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Children’s Exam FAQ

Q: We hear a lot about “seeing your eye doctor regularly.” In school aged children, ages 5 through 17, what does regularly mean?

I recommend yearly eye exams for school aged children. In my experience there is not always a complaint that your child is not seeing clearly, this is not always picked up on at a pediatric exam. With our sole focus on eye health a vision, we are more turned into subtle potential vision issues that could be ignored.

Q: What about pre-schoolers? Are there signs parents should look for that would indicate a trip the optometrist is necessary?

Poor hand eye coordination, holding reading material very close or sitting close to the TV are subtle cues that a vision issue may be present. In pre-school age children the biggest problems we look for are an eye turn or potential for amblyopia (one eye not seeing as clear as the other due to high refractive error or eye muscle issues).

Q: Because many children may be too young to read, how is an eye exam conducted if they cannot read a Snelling Chart?

During our exam we shine several lights towards your child. By doing so a verbal response is not necessary. I am able to assess refractive error, eye muscle teaming and ocular health without a response all based on various lights that we use in office.

Q: One of the greatest tasks of a school-aged child is learning to read and in older children, the amount of reading required. What should parents be on the lookout for concerning their child’s reading and potential vision problems?

Skipping lines can be a sign of a eye muscle issue that the eyes are not working well together. If your child gets headaches after reading this can be a sign that there may be a refractive error that glasses can help to alleviate.

Q: We often discuss vision problems as they relate to sitting in a classroom, but what about the playground or vision acuity’s effect on socialization and play?

We always want our child to have the best vision possible so that what they see is not a barrier to learning of any kind.

Q: Today it seems that many children are very quickly diagnosed as learning disabled or dyslexic. How does vision play into the problems and what are the differences?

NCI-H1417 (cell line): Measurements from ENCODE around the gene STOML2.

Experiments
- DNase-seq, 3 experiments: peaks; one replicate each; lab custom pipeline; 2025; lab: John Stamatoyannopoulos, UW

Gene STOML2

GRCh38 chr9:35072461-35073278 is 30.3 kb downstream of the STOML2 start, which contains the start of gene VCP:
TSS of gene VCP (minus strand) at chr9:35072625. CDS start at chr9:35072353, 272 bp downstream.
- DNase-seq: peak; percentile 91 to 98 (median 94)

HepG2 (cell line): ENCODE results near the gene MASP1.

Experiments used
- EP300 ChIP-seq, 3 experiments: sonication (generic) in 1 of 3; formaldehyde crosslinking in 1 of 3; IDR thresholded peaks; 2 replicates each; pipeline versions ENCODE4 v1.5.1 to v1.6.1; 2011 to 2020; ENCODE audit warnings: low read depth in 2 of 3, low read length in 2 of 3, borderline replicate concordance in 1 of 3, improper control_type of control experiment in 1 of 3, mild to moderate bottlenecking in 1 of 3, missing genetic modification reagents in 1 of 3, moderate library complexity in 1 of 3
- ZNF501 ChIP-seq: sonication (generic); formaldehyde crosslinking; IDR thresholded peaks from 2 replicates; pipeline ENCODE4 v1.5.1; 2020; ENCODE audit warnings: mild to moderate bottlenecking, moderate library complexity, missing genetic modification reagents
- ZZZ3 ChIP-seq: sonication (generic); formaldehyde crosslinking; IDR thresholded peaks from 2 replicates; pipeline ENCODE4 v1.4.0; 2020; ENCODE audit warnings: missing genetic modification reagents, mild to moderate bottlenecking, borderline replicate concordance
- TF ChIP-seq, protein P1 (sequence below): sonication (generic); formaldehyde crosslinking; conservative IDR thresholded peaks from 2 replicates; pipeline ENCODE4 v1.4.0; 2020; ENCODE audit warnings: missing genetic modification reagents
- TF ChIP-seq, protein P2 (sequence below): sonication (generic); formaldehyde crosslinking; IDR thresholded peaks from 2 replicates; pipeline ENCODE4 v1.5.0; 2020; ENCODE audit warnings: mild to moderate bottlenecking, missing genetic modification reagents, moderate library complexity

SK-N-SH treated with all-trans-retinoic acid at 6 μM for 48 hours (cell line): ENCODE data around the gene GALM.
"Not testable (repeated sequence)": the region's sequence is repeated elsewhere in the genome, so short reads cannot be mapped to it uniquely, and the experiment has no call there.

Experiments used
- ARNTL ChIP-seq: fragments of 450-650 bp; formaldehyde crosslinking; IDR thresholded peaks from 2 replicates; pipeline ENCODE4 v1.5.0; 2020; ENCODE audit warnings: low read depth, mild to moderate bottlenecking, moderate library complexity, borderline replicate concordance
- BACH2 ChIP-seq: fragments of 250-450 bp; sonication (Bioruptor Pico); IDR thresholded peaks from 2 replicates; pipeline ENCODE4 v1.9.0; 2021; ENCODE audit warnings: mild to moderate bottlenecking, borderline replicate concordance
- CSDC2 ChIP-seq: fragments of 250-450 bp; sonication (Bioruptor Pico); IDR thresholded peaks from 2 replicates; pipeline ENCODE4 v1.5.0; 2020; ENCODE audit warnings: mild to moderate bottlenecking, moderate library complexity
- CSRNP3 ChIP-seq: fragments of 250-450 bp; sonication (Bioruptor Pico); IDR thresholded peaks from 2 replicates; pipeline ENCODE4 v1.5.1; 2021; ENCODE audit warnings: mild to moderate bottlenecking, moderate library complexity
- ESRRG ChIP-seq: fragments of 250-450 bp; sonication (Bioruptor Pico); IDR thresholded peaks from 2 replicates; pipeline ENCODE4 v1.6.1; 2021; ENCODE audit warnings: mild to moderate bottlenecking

Depending on the age of your child it is normal to reverse letters. Also moderate far sighted or hyperopic prescriptions can cause the eyes to fatigue easy and can affect the desire to focus for a period of time. It is always important to rule this out to separate from a cognitive disabiltity.

Q: We have many choices today to correct our vision. What do you recommend as the earliest age for contact lenses?

With the advancement in daily replacement contacts I generally say around 10 years old, depending on your child’s motivation. This eliminates the cleaning and disinfecting portion of contacts, which is great for parents. I always want the request for contacts to be a mutual agreement between your child and parent.

Q: Kids can be hard on glasses. Are there effective glasses for children today that last?

Various brands of glasses are very kid friendly, such as flexon frames or ovvo which are virtually indestructible. With any first pair of glasses we always teach the proper way to care for your glasses to ensure they will last.

Q: Vision Therapy appears to be making a comeback and is being utilized by some students to address their vision problems. Can you talk about vision therapy and when it is right for your child?

After the correct pair of glasses has been made and there are still vision complaints such as skipping lines or headaches, vision therapy may be necessary. Seeing double is a major eye muscle issue which may need more aggressive management than glasses alone. Vision therapy can takes months to years to ultimately manage an ocular complaint, so I recommend seeing an optometrist who specializes in vision therapy for complex cases.